Credit scores play a huge factor in the loan approval process. If you have a good or excellent credit score (good: 690 to 719; excellent: 720+), you can have your pick of the litter when it comes to loans. But if your credit score is on the fair to bad side of things (fair: 630 to 689; bad: 300 to 629) or you don’t have enough credit history to generate a score, you will have more trouble securing a loan.
That doesn’t mean it’s impossible. Some lenders offer unsecured personal loans to borrowers with bad credit, but you should expect APRs as high as they come (up to 36%) and unfavorable loan terms. These lenders can command larger fees as well — to protect their risky investment.
If you need money now, like for a medical procedure or emergency home repair, move forward with a loan from a bad credit lender. But if you can wait a year or two (by postponing a vacation or waiting to redo your bathroom), take the time to strengthen your credit score before applying.
Most personal loans are unsecured loans, meaning you don’t offer any collateral. This is riskier to the lender, which makes it doubly risky for bad credit borrowers. If you are struggling to get approved for unsecured personal loans and even bad-credit loans, you can always try secured personal loans (meaning you’ll need to offer up collateral, like a car). Another option is getting a co-borrower to sign on to your loan application.
4. Compare Lenders
The market is saturated with online lenders, banks and credit unions, all fighting for your business. That’s a good thing — but it can be overwhelming. We recommend narrowing down your search by relying on expert lists of the best installment loans (we’re partial to our own). Some sites also offer a personal loan calculator to help with your comparison.
But what should you be comparing? We recommend looking at personal loan rates (APRs), minimum credit score requirements, loan term and loan amount flexibility, fees (origination, late, prepayment), funding speed and any special features, like on-time payment rewards or unemployment protection.
Just because the minimum APR advertised is attractive does not mean it will be what you are offered. Only borrowers with strong credit scores qualify for those entry APRs, and qualifying for those low rates typically requires setting up automatic payments as well.
5. Get Pre-Qualified
When you apply for a loan, the lender will do a hard credit inquiry, meaning they will pull your credit report from the major credit reporting agencies. This negatively affects your credit score each time you do it, which can make it difficult to shop around with various lenders.
Luckily, many online lenders now let you get pre-qualified for a loan. This process uses a soft credit inquiry, which will not affect your credit score but still allows the lender to get enough information to offer you a rate. You will need to provide basic info like your name, date of birth and income. Many lenders will also ask why you are taking out a loan.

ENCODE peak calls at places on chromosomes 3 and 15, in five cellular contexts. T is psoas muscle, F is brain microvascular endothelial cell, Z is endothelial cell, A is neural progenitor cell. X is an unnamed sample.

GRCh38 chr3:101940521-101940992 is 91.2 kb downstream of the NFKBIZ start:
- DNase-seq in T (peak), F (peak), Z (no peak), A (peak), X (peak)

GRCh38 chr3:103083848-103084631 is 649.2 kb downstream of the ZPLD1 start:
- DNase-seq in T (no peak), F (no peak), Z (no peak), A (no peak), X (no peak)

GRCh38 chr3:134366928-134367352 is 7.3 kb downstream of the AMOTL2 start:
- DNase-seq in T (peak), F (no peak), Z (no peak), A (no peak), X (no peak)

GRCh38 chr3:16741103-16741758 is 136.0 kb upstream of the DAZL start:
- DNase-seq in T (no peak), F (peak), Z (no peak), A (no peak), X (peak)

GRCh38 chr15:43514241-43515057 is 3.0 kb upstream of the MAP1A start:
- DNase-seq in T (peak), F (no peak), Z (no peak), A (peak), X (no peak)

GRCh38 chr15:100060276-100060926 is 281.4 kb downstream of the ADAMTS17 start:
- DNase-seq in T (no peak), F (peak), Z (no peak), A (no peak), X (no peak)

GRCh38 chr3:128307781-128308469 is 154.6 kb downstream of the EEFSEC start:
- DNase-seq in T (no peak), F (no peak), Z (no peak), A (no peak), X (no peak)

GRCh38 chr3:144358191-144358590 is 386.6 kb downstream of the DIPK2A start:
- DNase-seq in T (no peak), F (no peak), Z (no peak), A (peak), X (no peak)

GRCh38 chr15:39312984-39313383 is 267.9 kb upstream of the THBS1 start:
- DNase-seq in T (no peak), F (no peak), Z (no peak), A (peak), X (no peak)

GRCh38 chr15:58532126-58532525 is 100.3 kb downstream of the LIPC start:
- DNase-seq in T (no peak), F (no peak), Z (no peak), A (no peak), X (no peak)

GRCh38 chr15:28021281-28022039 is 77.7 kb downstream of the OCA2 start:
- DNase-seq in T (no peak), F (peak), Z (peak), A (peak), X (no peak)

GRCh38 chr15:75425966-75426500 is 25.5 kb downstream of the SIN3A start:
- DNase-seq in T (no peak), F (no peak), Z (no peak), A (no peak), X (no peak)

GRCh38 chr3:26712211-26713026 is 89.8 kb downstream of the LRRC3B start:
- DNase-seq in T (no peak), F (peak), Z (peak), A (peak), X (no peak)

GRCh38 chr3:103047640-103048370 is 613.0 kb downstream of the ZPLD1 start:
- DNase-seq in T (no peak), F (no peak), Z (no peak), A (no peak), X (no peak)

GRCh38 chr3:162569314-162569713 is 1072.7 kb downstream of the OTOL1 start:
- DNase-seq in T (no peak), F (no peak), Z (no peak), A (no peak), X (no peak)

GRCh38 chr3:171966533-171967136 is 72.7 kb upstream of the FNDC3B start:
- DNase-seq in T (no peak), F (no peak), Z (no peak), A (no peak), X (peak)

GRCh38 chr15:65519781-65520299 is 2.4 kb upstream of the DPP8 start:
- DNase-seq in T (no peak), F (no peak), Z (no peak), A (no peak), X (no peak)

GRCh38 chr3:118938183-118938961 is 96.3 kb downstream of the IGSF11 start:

6. Review the Loan Details
If you successfully pre-qualify for any loans, read the fine print carefully before moving forward. Comb the documentation for information on fees (origination, late, prepayment). Check the monthly payment amount, ensure the loan terms and amount are agreeable and compare the APR against other offers.
7. Complete the Application
When you have found the winning loan, move forward with the process. If you are pre-qualified, the offer likely has an expiration, so make sure you move quickly enough to lock in the rates discussed.
Some lenders can fund loans within one or two business days — and a few can even do same-day funding. Just make sure you’ve supplied all the correct bank information to expedite this process, and be on hand to provide additional documentation as needed.
8. Set Up a Payment Plan
To lock in an APR discount of 0.25% or even 0.50%, some lenders require you to set up automatic payments. These are helpful for ensuring you never miss a monthly payment, but they can also be dangerous if your checking account is ever low on funds.
Set up a monthly reminder to fund your checking account ahead of the autopay date if you are worried about overdrafting. (And while you’re at, consider one of these banks that no longer charge overdraft fees.)
Assuming you signed onto a personal loan that does not charge a fee for paying it off early, consider making additional payments on the principal if your budget allows, especially if the interest rate is high. If you have other debt with higher interest rates (student loans, an auto loan, credit card debt), pay down that principal instead.
Personal Loan Terminology
When you’re researching loan options, you might come across some new terms. Here’s what they mean:
A secured loan is one for which you provide collateral, such as your car or house.
An unsecured loan is not backed by collateral. This poses a greater risk for the lender; thus, interest rates tend to be higher.
Many lenders charge an origination fee, which serves as a processing fee or closing costs for the loan. These fees can vary depending on credit score but can sometimes be upwards of 8% to 10%.
In addition to credit scores, lenders often consider an applicant’s debt-to-income ratio (DTI). Expressed as a percentage (debt divided by income), this number demonstrates how much of your monthly income goes directly to paying off debt. For example, if your monthly income is $5,000 and your monthly debts are $2,000, your DTI is $2,000 / $5,000, or 40%.
Frequently Asked Questions (FAQs) About How to Get Personal Loan
Still have questions about loans? Here are some of the questions most commonly asked by readers — and the answers: